The collection, titled The Real Deal, is a “phygital” collection — one that combines digital garments with a physical, made-to-measure counterpart. Buyers eventually receive a physical garment, but first, they receive a digital version in three phases: first as an evocative audio file (sent to the buyer before they’ve seen it at all), secondly as an NFT and thirdly as an AR skin, which is accessible via Tribute’s app.

Will digital garments make high fashion more accessible?

Digital fashion makes a lot of promises in terms of inclusivity but it can get pretty expensive, sometimes even more so than physical clothing.

Gucci’s first-ever NFT, a short film presenting their Aria collection, sold for $25k worth of ethereum earlier this year, which some claim is the most expensive single item the very very expensive designer has ever produced.

The Fabricant similarly prices its virtual garments high, which Larosse says is because they employ classically trained fashion designers in their digital atelier.

It’s also credited with selling “the first-ever digital fashion NFT”, the Iridescence dress, for 54 ethereum as part of a collaboration with CryptoKitties in 2019. That was worth about $9.5k at the time, Larosse says, “but would of course be even more expensive today”.

The Fabricant's Iridescence Dress
The Iridescence dress from The Fabricant

It is expensive, but as Larosse says, it’s nowhere near as expensive as IRL couture: “There are lots of access points for digital versions… and even the couture expressions are much cheaper than obviously buying a physical couture garment.”

Price points for Tribute’s virtual non-NFT garments, for example, largely sit in the $100-$200 price range, with one evening gown going for $665, which is certainly higher than the high street but well below the asking price of most high fashion brands.

Items on the Tribute Brand website

“A garment made of thunderstorms”

As everyday life moves further online and into the metaverse, virtual spaces will become a key frontier for identity experimentation. Digital fashion’s bigger promise, beyond price accessible couture, is one of gender inclusivity, body inclusivity and self-expression.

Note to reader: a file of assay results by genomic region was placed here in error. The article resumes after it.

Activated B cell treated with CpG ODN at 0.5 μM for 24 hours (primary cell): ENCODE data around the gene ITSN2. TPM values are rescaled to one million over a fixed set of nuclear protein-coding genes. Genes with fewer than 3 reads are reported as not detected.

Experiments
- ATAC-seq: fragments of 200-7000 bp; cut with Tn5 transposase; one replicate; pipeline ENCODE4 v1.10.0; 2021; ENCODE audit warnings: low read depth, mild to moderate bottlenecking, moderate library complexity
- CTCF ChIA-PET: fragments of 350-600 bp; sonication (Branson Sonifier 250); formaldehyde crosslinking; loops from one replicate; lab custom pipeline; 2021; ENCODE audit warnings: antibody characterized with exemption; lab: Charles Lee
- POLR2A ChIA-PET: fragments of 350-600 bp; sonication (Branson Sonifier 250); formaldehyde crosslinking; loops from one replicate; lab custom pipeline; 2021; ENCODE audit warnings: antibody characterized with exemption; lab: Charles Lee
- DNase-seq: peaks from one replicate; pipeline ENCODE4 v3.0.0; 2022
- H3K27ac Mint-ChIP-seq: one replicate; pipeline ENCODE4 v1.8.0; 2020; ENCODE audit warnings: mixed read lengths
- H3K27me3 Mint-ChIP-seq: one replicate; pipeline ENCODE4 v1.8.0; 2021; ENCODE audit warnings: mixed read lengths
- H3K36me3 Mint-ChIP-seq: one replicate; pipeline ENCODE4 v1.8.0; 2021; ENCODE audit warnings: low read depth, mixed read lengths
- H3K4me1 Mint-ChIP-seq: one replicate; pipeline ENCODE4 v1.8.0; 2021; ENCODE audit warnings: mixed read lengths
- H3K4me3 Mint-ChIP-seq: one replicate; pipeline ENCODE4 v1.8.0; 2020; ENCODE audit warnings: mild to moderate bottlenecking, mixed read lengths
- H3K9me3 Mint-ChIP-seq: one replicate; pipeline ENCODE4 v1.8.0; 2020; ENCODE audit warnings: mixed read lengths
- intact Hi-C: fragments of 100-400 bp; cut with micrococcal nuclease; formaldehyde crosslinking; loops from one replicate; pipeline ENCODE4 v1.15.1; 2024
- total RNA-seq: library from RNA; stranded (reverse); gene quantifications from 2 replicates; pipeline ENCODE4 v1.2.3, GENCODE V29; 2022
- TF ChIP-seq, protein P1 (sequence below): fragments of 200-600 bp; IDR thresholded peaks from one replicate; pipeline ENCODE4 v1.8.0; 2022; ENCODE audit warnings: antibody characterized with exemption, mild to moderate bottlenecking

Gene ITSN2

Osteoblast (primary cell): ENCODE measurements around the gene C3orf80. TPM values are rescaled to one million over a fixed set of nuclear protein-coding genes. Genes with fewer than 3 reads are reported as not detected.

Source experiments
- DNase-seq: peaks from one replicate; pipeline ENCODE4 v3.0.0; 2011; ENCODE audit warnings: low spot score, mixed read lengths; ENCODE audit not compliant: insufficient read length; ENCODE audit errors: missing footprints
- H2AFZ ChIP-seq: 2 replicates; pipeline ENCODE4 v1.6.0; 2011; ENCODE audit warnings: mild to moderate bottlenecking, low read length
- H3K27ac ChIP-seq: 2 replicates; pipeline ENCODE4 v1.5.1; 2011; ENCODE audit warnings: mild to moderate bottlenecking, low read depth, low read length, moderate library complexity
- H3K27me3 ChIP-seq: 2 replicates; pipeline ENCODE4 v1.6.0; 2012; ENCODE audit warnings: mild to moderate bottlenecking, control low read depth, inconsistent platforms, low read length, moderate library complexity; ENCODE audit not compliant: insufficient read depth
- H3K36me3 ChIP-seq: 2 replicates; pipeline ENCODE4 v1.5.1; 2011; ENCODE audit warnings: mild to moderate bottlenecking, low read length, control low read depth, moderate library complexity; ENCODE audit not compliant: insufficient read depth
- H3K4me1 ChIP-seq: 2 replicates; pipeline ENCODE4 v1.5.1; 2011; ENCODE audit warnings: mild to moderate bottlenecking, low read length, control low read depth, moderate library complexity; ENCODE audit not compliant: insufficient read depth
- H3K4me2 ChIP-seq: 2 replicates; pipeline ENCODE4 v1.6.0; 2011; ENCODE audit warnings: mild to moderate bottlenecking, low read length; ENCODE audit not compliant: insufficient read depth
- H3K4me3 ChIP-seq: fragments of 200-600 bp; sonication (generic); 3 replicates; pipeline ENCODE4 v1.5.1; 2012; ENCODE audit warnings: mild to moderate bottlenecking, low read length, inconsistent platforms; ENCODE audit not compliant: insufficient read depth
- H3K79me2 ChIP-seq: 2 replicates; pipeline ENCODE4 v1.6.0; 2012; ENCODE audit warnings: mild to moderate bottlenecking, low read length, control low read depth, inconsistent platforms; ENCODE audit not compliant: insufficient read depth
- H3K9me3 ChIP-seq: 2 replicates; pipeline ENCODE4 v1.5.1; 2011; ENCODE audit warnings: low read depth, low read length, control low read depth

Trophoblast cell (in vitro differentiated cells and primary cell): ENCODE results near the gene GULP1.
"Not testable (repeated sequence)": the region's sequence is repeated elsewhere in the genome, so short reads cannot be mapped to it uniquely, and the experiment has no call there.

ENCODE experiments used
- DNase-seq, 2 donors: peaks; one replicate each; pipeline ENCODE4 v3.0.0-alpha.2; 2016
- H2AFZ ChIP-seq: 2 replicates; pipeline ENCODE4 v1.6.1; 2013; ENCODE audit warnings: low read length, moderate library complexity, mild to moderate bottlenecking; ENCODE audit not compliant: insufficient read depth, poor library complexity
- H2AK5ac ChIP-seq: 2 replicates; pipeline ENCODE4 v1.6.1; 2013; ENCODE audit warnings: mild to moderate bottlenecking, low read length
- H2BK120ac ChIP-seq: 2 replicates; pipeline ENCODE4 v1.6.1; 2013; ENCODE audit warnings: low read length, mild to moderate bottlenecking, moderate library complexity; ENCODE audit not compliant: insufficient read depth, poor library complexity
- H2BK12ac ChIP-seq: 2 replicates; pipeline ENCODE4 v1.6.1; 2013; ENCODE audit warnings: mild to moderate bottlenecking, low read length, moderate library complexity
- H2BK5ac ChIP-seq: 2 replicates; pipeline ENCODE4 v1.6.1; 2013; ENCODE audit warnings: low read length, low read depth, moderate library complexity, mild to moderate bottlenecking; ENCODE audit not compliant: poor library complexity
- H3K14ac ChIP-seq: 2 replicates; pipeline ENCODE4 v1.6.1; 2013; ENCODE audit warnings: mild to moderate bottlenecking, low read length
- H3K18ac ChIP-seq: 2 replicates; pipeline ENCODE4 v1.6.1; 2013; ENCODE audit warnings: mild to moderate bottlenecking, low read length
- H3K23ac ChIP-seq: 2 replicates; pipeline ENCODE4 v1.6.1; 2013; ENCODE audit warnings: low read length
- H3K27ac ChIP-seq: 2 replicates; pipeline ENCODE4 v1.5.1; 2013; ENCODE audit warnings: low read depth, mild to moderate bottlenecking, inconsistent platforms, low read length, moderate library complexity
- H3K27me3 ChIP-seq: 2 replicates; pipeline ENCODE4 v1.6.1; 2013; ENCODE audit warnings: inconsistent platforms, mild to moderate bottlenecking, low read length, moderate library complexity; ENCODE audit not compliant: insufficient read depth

“Curating your identity is going to be really key, particularly when the metaverse gets to its fuller expression,” Larosse told Sifted. “In those environments, we’ll have to create an avatar, we’ll have to dress those avatars with some kinds of garments. Those garments will be appropriate to whatever situation — so maybe something like this professional moment, there will be something more realistic. But when you’re hanging out at [virtual] gigs or in concerts, you can let your imagination run wild. You can be whoever you want to be and wear a garment made of thunderstorms.”

“No shipping. No waste. No sex. No size”

Gender inclusivity and disruption is similarly a cornerstone of Tribute, whose motto is: “No shipping. No waste. No sex. No size.”

An anonymous source from Tribute tells Sifted that, before launching the brand, they were running a fashion label that was “oriented towards fashion criticism and irony. So even from the beginning, we were always going to change the fashion system which, as we all know, has gone the wrong way and needed someone to push the reset button.”

Tribute Brand instagram post

Tribute also offers custom orders via its “TB Taylor Made Cyber Services”, which means users can request their own designs, or a physical design, be transferred into the virtual world. So clothing that, for example, was designed to only fit a narrow scope of body sizes can be made far more inclusively in digital form.

When physical constraints such as patterns, production lines and a notoriously slow-to-change trillion-dollar industry exist, limiting choice to one of two genders or a certain set of sizes and body shapes will always be more cost effective for designers. With virtual custom-made fashion, this goes away.

“There’s no boundaries, there’s no gravity to adhere to… this can be a fabric that’s alive”

“There’s no boundaries, there’s no gravity to adhere to… this can be a fabric that’s alive. It can be a fabric that evolves. And your garment can receive data, it can be coated with information. It can tell stories, it can express belief systems,” Larosse says. “There’s so much to explore in this space. And that’s why we believe it’s incredible.”

Diversity through digital models

Clothes themselves are just one small part of the fashion industry’s diversity problems. Modelling has notoriously been one of the least inclusive industries, not only for a lack of body diversity but also racial diversity, ageism and ableism.